June 25, 2013; Buffalo Business First
The New York Legislature has passed a bipartisan overhaul of the laws governing nonprofits in the Empire State, and it appears to come with the participation and approval of some key leaders in the sector.
According to Tracy Drury’s article in Buffalo Business First, “the Nonprofit Revitalization Act reforms New York’s law governing the operation and governance of nonprofit charities, allowing them to incorporate, dissolve and merge more easily. But it also allows for oversight of governance, requiring stricter involvement by board members and more specific conflict of interest policies.”
In short, in exchange for more latitude in how they operate, New York’s nonprofits will be subject to stricter rules and regulations requiring greater accountability and transparency.
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The legislation was written by New York’s Attorney General, Eric Schneiderman, and was sponsored by an upstate Republican state senator and a Democratic assemblyman from New York City, arguably America’s largest nonprofit and philanthropic activity center. The bill passed unanimously and was the first major overhaul of the state’s charity laws in over 40 years.
It was widely praised by local nonprofit leaders interviewed by Buffalo Business First, and is an illustration of the importance of nonprofits engaging with political leaders so that regulatory programs are not imposed unilaterally on them by the government, but come as a result of a collaborative process that reflects our sector’s interests, as well as those of the general public.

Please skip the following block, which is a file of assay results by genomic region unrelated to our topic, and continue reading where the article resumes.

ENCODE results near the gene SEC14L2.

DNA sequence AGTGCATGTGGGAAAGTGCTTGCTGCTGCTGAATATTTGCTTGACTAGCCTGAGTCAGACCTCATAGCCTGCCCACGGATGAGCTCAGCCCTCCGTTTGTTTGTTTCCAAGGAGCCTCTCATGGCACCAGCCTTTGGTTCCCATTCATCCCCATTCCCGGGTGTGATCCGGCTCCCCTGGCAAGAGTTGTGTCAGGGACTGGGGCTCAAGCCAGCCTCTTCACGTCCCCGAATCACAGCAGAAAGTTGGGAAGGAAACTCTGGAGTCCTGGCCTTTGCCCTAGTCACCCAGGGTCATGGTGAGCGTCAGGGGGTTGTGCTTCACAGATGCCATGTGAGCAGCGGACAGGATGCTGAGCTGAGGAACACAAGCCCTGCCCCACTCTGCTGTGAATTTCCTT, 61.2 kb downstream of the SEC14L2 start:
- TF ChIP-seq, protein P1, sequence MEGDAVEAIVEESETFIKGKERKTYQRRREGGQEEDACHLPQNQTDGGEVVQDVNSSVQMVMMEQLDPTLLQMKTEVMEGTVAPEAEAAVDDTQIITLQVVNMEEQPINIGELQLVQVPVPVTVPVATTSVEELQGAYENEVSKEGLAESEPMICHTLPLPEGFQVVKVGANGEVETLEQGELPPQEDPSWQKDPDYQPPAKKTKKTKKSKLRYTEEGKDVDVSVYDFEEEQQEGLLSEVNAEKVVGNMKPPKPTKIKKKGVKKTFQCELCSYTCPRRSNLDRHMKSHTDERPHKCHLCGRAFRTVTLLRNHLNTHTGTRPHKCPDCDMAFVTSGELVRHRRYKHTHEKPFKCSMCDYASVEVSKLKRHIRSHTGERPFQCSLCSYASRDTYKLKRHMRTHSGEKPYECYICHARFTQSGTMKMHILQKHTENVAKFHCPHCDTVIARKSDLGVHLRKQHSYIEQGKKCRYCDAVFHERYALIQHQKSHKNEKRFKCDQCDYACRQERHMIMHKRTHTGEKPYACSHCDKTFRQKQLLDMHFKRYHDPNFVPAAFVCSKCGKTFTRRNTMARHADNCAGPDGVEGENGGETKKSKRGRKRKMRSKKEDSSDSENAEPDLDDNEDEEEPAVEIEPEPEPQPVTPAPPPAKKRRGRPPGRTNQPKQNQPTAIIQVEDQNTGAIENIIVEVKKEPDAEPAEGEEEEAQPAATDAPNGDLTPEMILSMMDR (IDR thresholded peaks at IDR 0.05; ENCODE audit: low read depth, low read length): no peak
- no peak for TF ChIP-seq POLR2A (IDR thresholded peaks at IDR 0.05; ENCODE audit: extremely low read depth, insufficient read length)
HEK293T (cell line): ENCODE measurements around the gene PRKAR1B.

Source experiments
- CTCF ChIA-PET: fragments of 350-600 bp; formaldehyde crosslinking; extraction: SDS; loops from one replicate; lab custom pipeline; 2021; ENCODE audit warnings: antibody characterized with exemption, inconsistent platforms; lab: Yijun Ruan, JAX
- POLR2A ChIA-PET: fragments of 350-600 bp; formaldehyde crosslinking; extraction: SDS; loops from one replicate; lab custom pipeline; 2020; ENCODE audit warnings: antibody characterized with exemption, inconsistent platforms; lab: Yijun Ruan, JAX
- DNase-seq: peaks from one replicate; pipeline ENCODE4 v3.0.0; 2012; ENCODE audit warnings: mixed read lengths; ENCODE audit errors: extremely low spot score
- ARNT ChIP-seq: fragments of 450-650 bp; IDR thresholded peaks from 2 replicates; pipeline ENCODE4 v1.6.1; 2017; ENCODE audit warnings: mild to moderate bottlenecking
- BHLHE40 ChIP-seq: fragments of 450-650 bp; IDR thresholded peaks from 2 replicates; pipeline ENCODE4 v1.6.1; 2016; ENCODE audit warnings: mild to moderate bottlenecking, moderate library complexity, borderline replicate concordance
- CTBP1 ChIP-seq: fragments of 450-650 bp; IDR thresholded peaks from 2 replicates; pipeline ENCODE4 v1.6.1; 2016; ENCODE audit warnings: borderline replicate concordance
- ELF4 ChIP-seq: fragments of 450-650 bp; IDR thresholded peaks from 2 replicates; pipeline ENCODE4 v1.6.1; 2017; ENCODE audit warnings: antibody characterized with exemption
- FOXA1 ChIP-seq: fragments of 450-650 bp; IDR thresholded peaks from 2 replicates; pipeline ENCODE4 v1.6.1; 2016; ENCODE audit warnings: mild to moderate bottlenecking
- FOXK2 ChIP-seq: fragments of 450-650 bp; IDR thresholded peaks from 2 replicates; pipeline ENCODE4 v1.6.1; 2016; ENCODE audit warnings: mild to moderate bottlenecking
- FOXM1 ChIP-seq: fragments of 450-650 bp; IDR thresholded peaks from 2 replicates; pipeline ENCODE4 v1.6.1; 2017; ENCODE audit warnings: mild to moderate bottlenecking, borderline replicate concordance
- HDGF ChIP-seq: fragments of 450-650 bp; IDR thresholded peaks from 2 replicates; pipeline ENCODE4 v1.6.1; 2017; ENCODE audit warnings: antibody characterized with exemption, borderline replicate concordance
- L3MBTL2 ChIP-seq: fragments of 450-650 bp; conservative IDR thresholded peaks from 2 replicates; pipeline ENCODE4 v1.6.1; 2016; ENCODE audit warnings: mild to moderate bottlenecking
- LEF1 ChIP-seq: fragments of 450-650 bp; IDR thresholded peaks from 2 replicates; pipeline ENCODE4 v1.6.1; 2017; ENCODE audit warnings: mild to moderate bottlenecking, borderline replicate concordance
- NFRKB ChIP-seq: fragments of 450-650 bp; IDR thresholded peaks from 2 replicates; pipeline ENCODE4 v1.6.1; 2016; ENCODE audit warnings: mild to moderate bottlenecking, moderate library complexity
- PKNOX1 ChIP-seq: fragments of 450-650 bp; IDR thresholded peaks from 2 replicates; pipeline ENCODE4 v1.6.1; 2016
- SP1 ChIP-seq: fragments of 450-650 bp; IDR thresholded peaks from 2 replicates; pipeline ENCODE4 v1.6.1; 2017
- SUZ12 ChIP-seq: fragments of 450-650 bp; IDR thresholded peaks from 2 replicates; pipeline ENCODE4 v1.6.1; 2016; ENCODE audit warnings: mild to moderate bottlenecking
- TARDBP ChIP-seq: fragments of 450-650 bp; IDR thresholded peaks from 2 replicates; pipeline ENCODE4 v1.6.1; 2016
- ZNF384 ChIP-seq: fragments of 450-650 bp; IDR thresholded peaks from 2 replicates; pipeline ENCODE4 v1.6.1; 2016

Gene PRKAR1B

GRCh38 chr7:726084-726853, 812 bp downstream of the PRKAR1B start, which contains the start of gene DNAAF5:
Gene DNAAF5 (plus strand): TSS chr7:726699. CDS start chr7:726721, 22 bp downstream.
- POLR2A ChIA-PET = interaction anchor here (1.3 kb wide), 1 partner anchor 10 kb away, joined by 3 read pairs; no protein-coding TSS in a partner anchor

The law’s proponents say it will allow nonprofit groups to communicate and hold meetings using modern technology—such as video conferencing—and transact certain kinds of business through electronic means, without having to go to court. But it also requires boards to perform stricter oversight of insider deals and to adopt more robust financial oversight requirements, as well as more comprehensive conflict-of-interest and whistleblower policies that protect employees.
The law addresses issues around executive compensation at nonprofits and facilitates greater financial assistance for struggling organizations. It contains both carrots and sticks, reflecting the fact that the state’s nonprofit community worked closely with the Attorney General and the legislature to draft the revisions.
Some estimate that New York’s nonprofits generate hundreds of billions of dollars in annual revenue, the highest of any state in the nation, and one that is responsible for one of every seven jobs in the state.—Larry Kaplan